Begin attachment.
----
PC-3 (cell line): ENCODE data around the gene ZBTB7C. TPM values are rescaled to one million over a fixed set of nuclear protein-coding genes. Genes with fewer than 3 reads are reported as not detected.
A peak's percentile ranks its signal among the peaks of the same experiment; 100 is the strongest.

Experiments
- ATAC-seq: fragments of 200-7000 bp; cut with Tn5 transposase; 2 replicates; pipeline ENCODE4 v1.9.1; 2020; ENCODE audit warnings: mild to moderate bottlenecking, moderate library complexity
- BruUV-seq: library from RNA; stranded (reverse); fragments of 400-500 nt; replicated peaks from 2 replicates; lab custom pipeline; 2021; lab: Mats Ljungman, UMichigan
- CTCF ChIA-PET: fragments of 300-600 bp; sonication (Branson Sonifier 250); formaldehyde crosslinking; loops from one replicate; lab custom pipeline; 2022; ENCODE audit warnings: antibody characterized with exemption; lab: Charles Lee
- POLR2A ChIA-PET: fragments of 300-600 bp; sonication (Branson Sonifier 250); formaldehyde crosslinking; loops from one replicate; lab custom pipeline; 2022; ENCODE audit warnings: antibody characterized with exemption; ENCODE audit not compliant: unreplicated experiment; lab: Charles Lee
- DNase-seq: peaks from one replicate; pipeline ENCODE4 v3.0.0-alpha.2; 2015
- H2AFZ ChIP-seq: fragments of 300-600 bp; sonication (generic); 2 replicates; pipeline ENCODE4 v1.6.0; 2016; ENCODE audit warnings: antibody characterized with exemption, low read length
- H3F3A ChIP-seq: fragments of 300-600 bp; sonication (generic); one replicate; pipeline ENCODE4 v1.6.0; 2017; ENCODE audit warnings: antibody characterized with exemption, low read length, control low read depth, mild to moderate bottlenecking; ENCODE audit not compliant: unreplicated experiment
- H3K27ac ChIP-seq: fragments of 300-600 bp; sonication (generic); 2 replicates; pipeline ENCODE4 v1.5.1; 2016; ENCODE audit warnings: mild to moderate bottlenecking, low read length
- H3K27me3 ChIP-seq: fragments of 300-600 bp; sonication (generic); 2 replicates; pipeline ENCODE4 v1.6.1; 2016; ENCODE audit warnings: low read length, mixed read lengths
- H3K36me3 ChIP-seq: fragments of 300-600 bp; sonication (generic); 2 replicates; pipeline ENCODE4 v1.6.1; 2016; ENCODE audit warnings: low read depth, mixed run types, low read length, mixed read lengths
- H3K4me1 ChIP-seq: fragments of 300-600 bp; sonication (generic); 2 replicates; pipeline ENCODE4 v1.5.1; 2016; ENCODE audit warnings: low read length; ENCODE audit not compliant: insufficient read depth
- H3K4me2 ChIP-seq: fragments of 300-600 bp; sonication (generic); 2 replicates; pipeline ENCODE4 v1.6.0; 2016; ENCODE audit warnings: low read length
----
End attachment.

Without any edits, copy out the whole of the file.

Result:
PC-3 (cell line): ENCODE data around the gene ZBTB7C. TPM values are rescaled to one million over a fixed set of nuclear protein-coding genes. Genes with fewer than 3 reads are reported as not detected.
A peak's percentile ranks its signal among the peaks of the same experiment; 100 is the strongest.

Experiments
- ATAC-seq: fragments of 200-7000 bp; cut with Tn5 transposase; 2 replicates; pipeline ENCODE4 v1.9.1; 2020; ENCODE audit warnings: mild to moderate bottlenecking, moderate library complexity
- BruUV-seq: library from RNA; stranded (reverse); fragments of 400-500 nt; replicated peaks from 2 replicates; lab custom pipeline; 2021; lab: Mats Ljungman, UMichigan
- CTCF ChIA-PET: fragments of 300-600 bp; sonication (Branson Sonifier 250); formaldehyde crosslinking; loops from one replicate; lab custom pipeline; 2022; ENCODE audit warnings: antibody characterized with exemption; lab: Charles Lee
- POLR2A ChIA-PET: fragments of 300-600 bp; sonication (Branson Sonifier 250); formaldehyde crosslinking; loops from one replicate; lab custom pipeline; 2022; ENCODE audit warnings: antibody characterized with exemption; ENCODE audit not compliant: unreplicated experiment; lab: Charles Lee
- DNase-seq: peaks from one replicate; pipeline ENCODE4 v3.0.0-alpha.2; 2015
- H2AFZ ChIP-seq: fragments of 300-600 bp; sonication (generic); 2 replicates; pipeline ENCODE4 v1.6.0; 2016; ENCODE audit warnings: antibody characterized with exemption, low read length
- H3F3A ChIP-seq: fragments of 300-600 bp; sonication (generic); one replicate; pipeline ENCODE4 v1.6.0; 2017; ENCODE audit warnings: antibody characterized with exemption, low read length, control low read depth, mild to moderate bottlenecking; ENCODE audit not compliant: unreplicated experiment
- H3K27ac ChIP-seq: fragments of 300-600 bp; sonication (generic); 2 replicates; pipeline ENCODE4 v1.5.1; 2016; ENCODE audit warnings: mild to moderate bottlenecking, low read length
- H3K27me3 ChIP-seq: fragments of 300-600 bp; sonication (generic); 2 replicates; pipeline ENCODE4 v1.6.1; 2016; ENCODE audit warnings: low read length, mixed read lengths
- H3K36me3 ChIP-seq: fragments of 300-600 bp; sonication (generic); 2 replicates; pipeline ENCODE4 v1.6.1; 2016; ENCODE audit warnings: low read depth, mixed run types, low read length, mixed read lengths
- H3K4me1 ChIP-seq: fragments of 300-600 bp; sonication (generic); 2 replicates; pipeline ENCODE4 v1.5.1; 2016; ENCODE audit warnings: low read length; ENCODE audit not compliant: insufficient read depth
- H3K4me2 ChIP-seq: fragments of 300-600 bp; sonication (generic); 2 replicates; pipeline ENCODE4 v1.6.0; 2016; ENCODE audit warnings: low read length